How can you profit betting on the number of red and yellow cards issued in a football match? Today on the blog Alex Lee tells us how to bet on bookings.
The key to successful sports betting is in gaining a regular edge over the bookmakers which will culminate in consistent profits. If you can have a little bit of fun along the way then that’s a huge bonus. Certain types of alternative markets, such as the ‘cards market’ in football, fall squarely into both categories and are therefore worthy of serious consideration.
The football cards market isn’t, as the name might suggest, a massive trading post where people meet up to swap their stickers or play Top Trumps. It’s actually a type of bet where using skill, judgement and ability to correctly extrapolate the relevant information, you can make financial gain by predicting how many cards will be shown in any given game, which player or players are most likely to end up in the referee’s little black book or which side will amass the most bookings.
There are five fundamental factors to take into consideration before placing any cards market bet. These are as follows:
#1 – The Referee
While it’s ever-more fashionable to berate referees and bang on about how much technological help they need, be it in the form of vanishing spray, goal-line technology or indeed a brand new pair of spectacles, knowledge is power when it comes to assessing how strict or how lenient each ref is. There are several useful resources for ascertaining a ref’s harshness, such as soccerbase.com, statbunker.com, guardian.touch-line.com and so on. These and others are handy to assess referees’ form in terms of their previous ‘card history’ which are vital tools in predicting the frequency of yellow and red cards.
Examples of Premier League card-happy refs: Kevin Friend, Mike Dean, Phil Dowd
#2 – The Diver
The cliché ‘make the ref make a decision’ is applied to that master of the theatrical fall, the diver. The more divers picked for a match, the higher the number of cards dealt out will be. Put it this way, if the diver is successful, he will get his opponent booked. If unsuccessful, it is almost equally as likely that he will be on the receiving end of a card.
Obviously, the English Premier League’s most persistent diver, a certain Mr Luis Suarez, no longer plies his trade in the UK, but there are plenty more players who fit the bill. Arguably (and sadly) there is at least one diver in every Premier League first eleven these days as divers are an essential part of all clubs in the age of ‘the best con artist wins’.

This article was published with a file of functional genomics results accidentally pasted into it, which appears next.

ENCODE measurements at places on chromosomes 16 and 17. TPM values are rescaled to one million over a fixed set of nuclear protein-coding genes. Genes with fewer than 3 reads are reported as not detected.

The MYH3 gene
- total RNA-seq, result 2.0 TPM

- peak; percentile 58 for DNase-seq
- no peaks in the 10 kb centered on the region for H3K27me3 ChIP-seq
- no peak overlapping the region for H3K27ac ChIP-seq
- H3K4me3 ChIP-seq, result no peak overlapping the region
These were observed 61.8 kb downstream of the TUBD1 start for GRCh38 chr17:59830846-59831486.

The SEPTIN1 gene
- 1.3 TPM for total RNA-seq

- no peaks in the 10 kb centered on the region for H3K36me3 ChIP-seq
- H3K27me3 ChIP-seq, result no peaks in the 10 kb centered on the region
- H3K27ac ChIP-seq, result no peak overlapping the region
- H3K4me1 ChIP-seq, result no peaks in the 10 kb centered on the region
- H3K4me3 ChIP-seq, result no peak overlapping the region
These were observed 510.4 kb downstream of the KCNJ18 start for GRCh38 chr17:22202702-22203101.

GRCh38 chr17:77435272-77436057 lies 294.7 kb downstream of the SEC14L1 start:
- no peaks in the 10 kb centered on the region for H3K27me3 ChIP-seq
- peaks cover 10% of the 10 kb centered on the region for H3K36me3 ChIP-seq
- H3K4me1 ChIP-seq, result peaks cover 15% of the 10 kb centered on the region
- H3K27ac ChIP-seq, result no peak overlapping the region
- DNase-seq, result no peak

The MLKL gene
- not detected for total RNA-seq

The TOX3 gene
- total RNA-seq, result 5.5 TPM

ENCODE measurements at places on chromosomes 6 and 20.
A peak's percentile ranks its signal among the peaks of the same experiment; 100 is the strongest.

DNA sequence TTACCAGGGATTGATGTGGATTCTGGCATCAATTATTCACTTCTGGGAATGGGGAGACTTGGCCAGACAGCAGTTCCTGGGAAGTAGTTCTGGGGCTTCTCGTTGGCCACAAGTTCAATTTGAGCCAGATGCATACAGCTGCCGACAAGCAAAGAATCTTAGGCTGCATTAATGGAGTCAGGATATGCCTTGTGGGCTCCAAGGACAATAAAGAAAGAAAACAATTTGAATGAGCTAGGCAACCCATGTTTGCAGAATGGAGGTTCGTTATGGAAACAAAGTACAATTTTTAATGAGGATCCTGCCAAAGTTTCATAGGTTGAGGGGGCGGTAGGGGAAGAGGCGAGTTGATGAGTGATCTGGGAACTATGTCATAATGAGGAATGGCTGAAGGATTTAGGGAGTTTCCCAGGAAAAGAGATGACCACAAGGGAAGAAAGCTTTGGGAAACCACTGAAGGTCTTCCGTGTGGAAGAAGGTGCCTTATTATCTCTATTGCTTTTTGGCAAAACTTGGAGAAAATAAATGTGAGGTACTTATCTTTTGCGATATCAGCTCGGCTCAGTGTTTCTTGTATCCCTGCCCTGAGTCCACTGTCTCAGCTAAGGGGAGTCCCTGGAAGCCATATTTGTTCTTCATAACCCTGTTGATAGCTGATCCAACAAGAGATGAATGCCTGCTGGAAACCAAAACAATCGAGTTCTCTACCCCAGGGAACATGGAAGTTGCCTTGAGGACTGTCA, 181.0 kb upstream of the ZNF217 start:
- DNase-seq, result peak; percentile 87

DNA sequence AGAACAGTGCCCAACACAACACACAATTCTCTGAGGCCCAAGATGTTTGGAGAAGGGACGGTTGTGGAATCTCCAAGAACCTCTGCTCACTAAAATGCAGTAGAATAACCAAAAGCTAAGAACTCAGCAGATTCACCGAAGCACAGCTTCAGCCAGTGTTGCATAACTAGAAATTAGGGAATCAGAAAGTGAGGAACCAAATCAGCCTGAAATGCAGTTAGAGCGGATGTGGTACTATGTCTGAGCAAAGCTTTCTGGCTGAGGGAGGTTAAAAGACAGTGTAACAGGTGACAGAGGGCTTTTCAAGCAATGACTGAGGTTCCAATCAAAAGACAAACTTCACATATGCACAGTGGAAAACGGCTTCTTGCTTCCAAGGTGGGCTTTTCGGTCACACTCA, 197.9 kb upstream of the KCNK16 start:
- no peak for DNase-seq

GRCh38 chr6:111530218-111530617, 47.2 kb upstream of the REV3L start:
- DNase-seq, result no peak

Examples of Premier League divers: Raheem Sterling (Liverpool), Emanuel Adebayor (Tottenham), Ashley Young (Manchester United)
#3 – The Local Derby
Derby matches turn even the most mild-mannered players – and fans – into total lunatics for the days leading up to the game and the 90 minutes plus stoppages (for pitch invasions) on match day. Inevitably, cards are rife in derby matches and although the odds often shorten as a result, there is nothing wrong in backing what virtually amounts to a sure thing. Can you really imagine a Celtic/Rangers match, for example, without any bookings?
Factor in which ref has been assigned to preside over the fighting in the event a football match might break out at some point. Some refs, although they are admittedly a dying breed, enjoy the thud and blunder of a derby match and will go to great lengths not to get their book out until someone is virtually decapitated.
Examples of ‘heated’ Premier League derby matches: Newcastle v Sunderland, Aston Villa v West Brom, Arsenal v Tottenham, Manchester City v Manchester United, Everton v Liverpool.
#4 – The Niggler
Like the diver, all top professional football clubs have at least one niggler. You know the one. He’s the player who always pulls shirts, trips opponents up, argues with the ref and generally does everything in his power to get booked, despite his coach claiming that he’s a reformed character and is showing a ‘new found maturity’. Identify the nigglers before you make your cards market selection and consider yourself to be first in line at the payout queue if both sides happen to have three or four nigglers in their ranks.
Examples of nigglers: Joey Barton (Queens Park Rangers), Sebastien Larsson, Lee Cattermole (both Sunderland), Cheick Tiote (Newcastle)
#5 – The Strong Centre Half
Inevitably, the strong centre half will have to ‘take one for the team’ from time to time in order to stop the opposition striker having a clear run on goal. There are several strong centre halves plying their trade in the Premier League at present and if there happens to be four of them on the pitch at any given time you might want to turn away as the carnage unfolds.